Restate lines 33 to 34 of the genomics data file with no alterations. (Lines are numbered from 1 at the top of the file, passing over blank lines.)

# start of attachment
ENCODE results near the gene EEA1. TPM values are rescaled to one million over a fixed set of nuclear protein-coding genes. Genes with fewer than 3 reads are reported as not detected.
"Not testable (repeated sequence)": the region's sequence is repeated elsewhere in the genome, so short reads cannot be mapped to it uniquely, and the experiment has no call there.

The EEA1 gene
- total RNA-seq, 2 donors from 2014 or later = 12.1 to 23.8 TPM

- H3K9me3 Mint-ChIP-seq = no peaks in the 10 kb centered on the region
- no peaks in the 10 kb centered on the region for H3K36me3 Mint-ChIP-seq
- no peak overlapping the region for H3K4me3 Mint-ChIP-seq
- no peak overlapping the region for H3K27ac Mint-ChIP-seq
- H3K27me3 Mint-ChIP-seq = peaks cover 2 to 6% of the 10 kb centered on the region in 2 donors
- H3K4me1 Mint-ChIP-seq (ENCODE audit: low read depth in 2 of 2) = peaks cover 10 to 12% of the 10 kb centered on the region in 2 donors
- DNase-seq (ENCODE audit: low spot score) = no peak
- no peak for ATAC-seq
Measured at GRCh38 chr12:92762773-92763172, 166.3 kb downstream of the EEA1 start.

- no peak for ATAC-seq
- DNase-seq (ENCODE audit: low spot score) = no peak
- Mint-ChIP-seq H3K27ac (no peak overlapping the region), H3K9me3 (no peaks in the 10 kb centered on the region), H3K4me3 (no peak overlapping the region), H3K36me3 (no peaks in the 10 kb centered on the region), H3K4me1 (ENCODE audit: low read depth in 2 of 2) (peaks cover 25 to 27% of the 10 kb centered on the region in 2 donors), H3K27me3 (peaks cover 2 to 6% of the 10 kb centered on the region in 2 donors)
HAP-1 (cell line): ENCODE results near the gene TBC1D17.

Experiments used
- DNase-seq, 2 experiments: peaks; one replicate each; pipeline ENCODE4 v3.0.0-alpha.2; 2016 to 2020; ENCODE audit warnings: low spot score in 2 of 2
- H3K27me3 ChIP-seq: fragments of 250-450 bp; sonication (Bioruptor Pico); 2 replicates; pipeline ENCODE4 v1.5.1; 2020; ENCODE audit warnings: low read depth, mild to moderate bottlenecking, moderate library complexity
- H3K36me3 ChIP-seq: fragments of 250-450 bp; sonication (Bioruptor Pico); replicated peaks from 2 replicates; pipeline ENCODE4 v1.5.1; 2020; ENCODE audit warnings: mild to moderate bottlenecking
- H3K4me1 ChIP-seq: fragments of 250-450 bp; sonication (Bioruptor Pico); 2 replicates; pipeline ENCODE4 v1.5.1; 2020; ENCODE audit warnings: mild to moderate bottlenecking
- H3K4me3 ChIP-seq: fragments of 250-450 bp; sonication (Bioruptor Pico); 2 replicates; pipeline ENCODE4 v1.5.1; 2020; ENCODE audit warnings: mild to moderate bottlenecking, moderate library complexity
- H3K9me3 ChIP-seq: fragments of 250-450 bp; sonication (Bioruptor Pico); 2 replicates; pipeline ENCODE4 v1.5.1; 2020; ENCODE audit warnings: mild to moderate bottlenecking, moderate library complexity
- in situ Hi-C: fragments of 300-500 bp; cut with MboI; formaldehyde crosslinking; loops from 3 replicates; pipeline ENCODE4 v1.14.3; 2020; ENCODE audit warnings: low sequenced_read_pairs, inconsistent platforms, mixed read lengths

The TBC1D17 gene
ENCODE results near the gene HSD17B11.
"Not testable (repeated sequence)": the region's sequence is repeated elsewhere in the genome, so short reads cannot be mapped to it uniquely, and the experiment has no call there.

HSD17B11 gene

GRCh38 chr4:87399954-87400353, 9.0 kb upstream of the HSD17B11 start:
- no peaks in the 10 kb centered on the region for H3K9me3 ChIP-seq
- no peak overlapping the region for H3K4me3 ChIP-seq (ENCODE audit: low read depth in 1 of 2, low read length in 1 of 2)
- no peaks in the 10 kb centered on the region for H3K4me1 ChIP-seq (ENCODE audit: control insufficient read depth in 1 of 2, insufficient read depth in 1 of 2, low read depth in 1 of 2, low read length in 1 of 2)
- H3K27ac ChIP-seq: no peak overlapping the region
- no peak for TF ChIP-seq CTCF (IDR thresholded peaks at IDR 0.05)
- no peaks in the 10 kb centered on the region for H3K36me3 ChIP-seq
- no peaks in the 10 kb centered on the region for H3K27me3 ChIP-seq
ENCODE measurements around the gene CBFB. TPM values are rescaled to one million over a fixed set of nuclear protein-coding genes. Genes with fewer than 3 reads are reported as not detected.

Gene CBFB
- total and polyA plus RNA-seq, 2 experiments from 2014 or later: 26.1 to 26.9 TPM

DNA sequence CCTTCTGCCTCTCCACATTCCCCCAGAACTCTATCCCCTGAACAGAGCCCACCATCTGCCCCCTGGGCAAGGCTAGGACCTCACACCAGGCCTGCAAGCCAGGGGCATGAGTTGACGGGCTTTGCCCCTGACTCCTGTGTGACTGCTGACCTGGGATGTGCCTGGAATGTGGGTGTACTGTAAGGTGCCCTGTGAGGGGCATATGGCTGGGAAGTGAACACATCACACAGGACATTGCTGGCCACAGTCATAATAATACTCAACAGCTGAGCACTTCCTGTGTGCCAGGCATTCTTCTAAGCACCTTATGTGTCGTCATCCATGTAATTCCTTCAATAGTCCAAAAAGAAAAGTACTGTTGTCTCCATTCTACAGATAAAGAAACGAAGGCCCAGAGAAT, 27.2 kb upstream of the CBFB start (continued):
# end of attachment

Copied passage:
- no peaks in the 10 kb centered on the region for H3K4me1 ChIP-seq (ENCODE audit: control insufficient read depth in 1 of 2, insufficient read depth in 1 of 2, low read depth in 1 of 2, low read length in 1 of 2)
- H3K27ac ChIP-seq: no peak overlapping the region